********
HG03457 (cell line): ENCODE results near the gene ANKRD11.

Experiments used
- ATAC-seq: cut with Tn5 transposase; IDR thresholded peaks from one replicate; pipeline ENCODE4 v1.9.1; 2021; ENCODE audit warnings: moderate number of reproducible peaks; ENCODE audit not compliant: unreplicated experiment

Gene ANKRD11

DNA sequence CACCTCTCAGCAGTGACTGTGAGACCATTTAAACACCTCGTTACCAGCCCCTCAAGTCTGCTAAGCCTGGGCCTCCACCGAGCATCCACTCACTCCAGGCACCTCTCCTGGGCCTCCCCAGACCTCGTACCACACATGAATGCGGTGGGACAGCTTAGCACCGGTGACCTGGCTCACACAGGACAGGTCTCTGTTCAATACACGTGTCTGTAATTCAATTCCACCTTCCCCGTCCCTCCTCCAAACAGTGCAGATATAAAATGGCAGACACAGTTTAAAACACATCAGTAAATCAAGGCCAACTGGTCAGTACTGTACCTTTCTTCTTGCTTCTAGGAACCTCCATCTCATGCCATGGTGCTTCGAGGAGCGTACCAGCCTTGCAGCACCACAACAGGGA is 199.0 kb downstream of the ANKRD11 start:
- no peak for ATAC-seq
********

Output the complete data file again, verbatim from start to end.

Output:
HG03457 (cell line): ENCODE results near the gene ANKRD11.

Experiments used
- ATAC-seq: cut with Tn5 transposase; IDR thresholded peaks from one replicate; pipeline ENCODE4 v1.9.1; 2021; ENCODE audit warnings: moderate number of reproducible peaks; ENCODE audit not compliant: unreplicated experiment

Gene ANKRD11

DNA sequence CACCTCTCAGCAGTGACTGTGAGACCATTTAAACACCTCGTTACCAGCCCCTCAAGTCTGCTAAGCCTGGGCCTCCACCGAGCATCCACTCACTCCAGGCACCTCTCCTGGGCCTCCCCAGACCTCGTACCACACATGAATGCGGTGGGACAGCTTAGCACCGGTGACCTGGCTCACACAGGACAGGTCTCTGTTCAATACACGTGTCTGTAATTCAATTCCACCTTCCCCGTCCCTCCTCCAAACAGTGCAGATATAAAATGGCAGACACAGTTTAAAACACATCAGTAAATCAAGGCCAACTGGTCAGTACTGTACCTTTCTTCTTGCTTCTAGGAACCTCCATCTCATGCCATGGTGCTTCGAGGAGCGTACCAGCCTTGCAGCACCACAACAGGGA is 199.0 kb downstream of the ANKRD11 start:
- no peak for ATAC-seq